4. Do take a phrase book with Thai script. An “I speak English” sign on the door of a taxi doesn’t always mean that’s true. In many cases they are stuck randomly on taxi doors, and have no real bearing on that day’s driver. Do not complain when the taxi drivers don’t understand English. It is their country, and they have no obligation to learn the most confusing language in the world (English). Just do your best to get where you’re going, and don’t get frustrated. Choose a phrase book with Thai writing, as no Thai can read a “transliteration” that was fabricated for westerners.
  5. Try the street food. You won’t get sick, unless it’s from all the travelling. Most street good, i.e. food sold at the quaint stands on the streets, is grilled and sautéed to the hilt. No germs could survive that kind of open-fire grilling. It’s delicious to most people, so at least try it.
  6. Do smile. Europeans and Americans smile less than anyone. We frown when we’re tired or confused. This can be interpreted as anger in the Land of Smiles. Thais smile a lot, and greet each other warmly. You might be confused about directions, and you don’t even realize you’re frowning. Try to be aware of it, and cast a warm smile more often while in Thailand. If you approach someone for help or directions while frowning, they might be afraid of you. Smile openly with your map in hand, and you’ll get plenty of help.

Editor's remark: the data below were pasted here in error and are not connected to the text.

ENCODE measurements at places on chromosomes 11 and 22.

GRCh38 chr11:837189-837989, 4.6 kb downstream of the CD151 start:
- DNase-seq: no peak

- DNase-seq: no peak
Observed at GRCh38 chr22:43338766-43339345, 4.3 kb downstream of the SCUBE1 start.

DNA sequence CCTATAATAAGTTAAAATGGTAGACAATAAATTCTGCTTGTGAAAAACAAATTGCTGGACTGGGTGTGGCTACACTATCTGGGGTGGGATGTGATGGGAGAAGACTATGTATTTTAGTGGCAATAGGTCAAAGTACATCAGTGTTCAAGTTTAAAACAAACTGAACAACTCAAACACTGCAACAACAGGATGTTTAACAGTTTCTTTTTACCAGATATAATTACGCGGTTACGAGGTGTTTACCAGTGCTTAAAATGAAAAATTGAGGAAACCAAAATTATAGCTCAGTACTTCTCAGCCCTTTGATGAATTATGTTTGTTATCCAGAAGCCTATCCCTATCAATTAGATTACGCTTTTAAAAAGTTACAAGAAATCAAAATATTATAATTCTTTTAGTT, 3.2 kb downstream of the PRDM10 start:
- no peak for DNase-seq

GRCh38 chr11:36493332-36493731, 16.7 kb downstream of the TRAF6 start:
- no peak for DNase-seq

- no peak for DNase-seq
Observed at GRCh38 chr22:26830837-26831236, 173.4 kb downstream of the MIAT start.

7. Respect their religious statues. Do not let your kids climb all over a spirit house or a Buddha statue. You wouldn’t want visitors coming into your neighbourhood and treating your religion like a carnival ride.
  8. Use the Sky-train, subway and boats. Do not rely solely on taxis. Bangkok has a plethora of transportation modes, and most are easy to use. While the bus system will be too complex for a tourist, you can easily use the sky-train and subway. There is also a system of boats that cross the city.
  9. Be Patient. Sitting in traffic is a commonality in congested Bangkok. Misunderstandings with language are also commonplace. Be patient, and you’ll enjoy the trip more